BY TATIRA ZWINOIRA THE Confederation of Zimbabwe Industries (CZI) will next month unveil US$300 million worth of facilities to support manufacturers’ capital requirements.
The facilities will be announced during CZI’s annual congress, officials told reporters on Friday.
Next month’s congress will explore how local companies can integrate their operations globally, while navigating ongoing challenges.
A US$200 million facility will be rolled out to finance supply chain, while a further US$100 million would be deployed towards several other key areas requiring foreign currency.
The facilities would help firms ameliorate forex shortages during a period when companies have struggled to access United States dollars from the foreign currency auction system.
“We are going to be launching a joint initiative where we are in partnership with Loita Capital Partners and Raindew Trading,” CZI CEO Sekai Kuvarika said.
“We are launching a US$200 million facility for industry financing for procurement of raw materials, equipment and working capital.
“We will also launch a US$100 million facility for possible investments into other value chains.
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“There will be a detailed presentation on what that facility is.
“It’s an online trading platform that comes with these facilities.
“We are in agreement with Loita Capital and this is initially extended to CZI members.”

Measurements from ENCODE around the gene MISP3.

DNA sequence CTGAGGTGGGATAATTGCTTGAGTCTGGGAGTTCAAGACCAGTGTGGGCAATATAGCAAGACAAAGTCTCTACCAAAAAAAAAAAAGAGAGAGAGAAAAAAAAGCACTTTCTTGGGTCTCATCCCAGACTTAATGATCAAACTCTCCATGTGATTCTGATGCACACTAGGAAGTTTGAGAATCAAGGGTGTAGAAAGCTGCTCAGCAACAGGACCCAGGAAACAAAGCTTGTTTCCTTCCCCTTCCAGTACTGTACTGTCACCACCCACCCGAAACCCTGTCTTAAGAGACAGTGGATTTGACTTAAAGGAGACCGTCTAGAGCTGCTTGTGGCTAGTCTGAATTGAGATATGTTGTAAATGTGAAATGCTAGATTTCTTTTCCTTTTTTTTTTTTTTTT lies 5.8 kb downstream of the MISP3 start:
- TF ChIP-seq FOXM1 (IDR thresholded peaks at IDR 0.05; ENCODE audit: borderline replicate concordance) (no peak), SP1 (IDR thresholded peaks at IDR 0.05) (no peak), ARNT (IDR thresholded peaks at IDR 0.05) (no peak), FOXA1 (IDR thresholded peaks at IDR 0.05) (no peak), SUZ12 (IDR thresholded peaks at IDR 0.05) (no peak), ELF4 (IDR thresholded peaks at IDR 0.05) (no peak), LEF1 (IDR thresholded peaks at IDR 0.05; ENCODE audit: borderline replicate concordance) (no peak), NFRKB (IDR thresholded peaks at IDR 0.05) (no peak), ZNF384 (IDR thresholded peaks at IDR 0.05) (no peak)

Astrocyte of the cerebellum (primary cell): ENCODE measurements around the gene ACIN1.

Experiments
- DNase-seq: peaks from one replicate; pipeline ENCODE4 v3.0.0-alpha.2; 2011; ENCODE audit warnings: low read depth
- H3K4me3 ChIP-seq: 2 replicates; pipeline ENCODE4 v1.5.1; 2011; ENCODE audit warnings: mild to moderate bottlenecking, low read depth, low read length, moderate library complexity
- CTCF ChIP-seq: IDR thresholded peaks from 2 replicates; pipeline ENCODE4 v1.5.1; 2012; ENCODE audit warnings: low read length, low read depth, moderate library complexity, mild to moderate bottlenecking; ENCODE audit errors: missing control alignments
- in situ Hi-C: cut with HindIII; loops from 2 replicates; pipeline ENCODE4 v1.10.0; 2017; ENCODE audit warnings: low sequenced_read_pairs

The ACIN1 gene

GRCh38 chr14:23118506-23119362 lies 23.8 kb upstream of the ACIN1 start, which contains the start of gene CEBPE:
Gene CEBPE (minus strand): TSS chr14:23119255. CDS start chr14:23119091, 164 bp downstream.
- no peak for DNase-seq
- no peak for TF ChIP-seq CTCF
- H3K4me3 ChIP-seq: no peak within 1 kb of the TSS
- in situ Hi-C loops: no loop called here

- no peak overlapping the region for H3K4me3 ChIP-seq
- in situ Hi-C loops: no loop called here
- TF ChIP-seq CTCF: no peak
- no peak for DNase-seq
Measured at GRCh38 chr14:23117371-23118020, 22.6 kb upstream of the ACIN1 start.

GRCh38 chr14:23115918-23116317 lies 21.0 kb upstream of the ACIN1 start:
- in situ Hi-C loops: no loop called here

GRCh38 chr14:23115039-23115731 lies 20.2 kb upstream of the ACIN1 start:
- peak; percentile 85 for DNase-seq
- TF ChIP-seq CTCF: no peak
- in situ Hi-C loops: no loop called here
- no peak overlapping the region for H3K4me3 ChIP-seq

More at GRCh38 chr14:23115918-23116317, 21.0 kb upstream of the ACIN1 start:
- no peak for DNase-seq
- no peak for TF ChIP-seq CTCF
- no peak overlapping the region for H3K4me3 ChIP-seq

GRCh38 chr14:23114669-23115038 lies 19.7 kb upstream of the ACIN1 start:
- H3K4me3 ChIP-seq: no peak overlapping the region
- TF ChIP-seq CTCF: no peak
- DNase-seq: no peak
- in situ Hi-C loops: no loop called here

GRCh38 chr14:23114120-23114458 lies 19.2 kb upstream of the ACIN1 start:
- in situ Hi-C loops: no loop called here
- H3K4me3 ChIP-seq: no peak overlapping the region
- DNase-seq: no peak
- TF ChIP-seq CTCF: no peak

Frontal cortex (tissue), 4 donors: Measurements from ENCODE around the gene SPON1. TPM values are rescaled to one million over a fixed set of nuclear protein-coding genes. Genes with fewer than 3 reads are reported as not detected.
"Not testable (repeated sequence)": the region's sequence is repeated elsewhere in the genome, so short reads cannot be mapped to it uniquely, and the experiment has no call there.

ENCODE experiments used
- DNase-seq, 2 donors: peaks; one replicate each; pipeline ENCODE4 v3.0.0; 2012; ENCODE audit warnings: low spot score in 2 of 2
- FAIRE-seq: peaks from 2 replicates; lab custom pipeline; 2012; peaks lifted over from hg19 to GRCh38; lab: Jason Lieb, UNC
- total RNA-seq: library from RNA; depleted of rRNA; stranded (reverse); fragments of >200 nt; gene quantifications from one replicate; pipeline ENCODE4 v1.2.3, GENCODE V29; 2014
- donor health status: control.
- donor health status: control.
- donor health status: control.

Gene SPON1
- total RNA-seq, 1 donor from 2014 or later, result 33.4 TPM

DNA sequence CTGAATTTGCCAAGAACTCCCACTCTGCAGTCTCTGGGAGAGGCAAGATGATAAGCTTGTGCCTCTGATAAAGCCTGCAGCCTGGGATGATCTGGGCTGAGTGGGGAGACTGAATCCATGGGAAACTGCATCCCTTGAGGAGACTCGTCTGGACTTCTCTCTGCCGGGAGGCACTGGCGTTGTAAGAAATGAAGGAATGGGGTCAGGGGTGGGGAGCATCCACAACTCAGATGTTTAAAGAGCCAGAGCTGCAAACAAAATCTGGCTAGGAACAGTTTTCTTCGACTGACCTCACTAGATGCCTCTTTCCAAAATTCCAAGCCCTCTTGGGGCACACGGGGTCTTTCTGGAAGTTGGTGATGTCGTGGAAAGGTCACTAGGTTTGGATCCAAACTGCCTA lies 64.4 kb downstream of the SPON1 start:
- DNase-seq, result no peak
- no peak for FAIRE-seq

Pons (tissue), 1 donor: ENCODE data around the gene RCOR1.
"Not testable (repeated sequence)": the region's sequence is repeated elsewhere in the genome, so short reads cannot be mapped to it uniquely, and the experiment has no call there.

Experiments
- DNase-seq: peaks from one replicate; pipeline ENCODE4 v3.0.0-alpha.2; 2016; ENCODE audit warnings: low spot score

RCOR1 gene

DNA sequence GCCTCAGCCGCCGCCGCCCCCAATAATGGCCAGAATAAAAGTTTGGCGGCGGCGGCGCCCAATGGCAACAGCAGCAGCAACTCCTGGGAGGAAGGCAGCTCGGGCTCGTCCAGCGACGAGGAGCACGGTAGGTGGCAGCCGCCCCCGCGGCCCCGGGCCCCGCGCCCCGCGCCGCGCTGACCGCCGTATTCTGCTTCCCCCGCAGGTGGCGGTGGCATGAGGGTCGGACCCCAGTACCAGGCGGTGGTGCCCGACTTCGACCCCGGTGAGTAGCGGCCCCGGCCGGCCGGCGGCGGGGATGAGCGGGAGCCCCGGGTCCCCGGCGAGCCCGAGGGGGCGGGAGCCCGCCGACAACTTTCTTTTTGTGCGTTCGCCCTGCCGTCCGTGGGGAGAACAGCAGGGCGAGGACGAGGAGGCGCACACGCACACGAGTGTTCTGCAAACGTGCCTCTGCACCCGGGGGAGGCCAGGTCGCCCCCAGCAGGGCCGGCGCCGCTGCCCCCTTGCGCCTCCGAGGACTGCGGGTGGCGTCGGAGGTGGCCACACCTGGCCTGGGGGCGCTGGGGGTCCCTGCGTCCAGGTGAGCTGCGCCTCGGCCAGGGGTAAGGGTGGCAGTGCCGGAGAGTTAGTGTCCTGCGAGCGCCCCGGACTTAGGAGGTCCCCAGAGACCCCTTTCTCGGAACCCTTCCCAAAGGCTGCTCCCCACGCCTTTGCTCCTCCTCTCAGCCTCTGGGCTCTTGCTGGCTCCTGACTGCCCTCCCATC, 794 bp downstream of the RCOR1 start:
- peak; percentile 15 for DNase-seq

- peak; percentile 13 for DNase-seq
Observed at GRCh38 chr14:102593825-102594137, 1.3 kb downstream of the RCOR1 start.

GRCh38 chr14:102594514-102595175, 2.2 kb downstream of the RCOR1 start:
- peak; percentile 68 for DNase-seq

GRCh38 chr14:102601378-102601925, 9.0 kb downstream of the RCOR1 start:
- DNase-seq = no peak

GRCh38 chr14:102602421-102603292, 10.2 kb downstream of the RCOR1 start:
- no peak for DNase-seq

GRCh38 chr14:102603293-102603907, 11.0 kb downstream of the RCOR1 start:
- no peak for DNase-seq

Loita Capital Partners is a financial services subsidiary of Loita Holdings Corporation, a Mauritian based financial investment and advisory firm.
According to its website, Loita Capital Partners International Limited is a pan-African financial services firm that provides “services in the arrangement and funding of debt transactions; advisory services and capital-raising for equity transactions; bank management; correspondent banking; and other corporate-oriented financial services”.
Raindew Trade is a trade and supply chain financing and services platform providing working capital and supply chain solutions to corporates in Africa and other selected markets, according to the firm’s website.
It is headquartered in South Africa.
“The foreign currency that we have been accessing through the auction has been predominantly for working capital,” CZI president Kurai Matsheza said.
“A bit of it has also been going into capital expenditure.
“So as you know, there have been challenges at the auction which are still being addressed.
“It hasn’t enabled our members to be capacitated as they would have wanted. So, some of these facilities will come in and fill that gap.”
Apart from failing to meet forex demands from the auction, local firms are now burdened with shortages of liquidity after government suspended purchases from suppliers.
“There is a liquidity shortage in the market,” Matsheza said.
“With that liquidity shortage, what it tends to do is that it depresses adequate demand so we are not seeing as much traffic into our shops.
“Demand has tailed down a bit.”
Matsheza said that electricity load shedding had also limited the amount of time that CZI members can produce their goods, further affecting their ability to supply products.
He added that if the challenges persisted with no recall, company closures were on the horizon.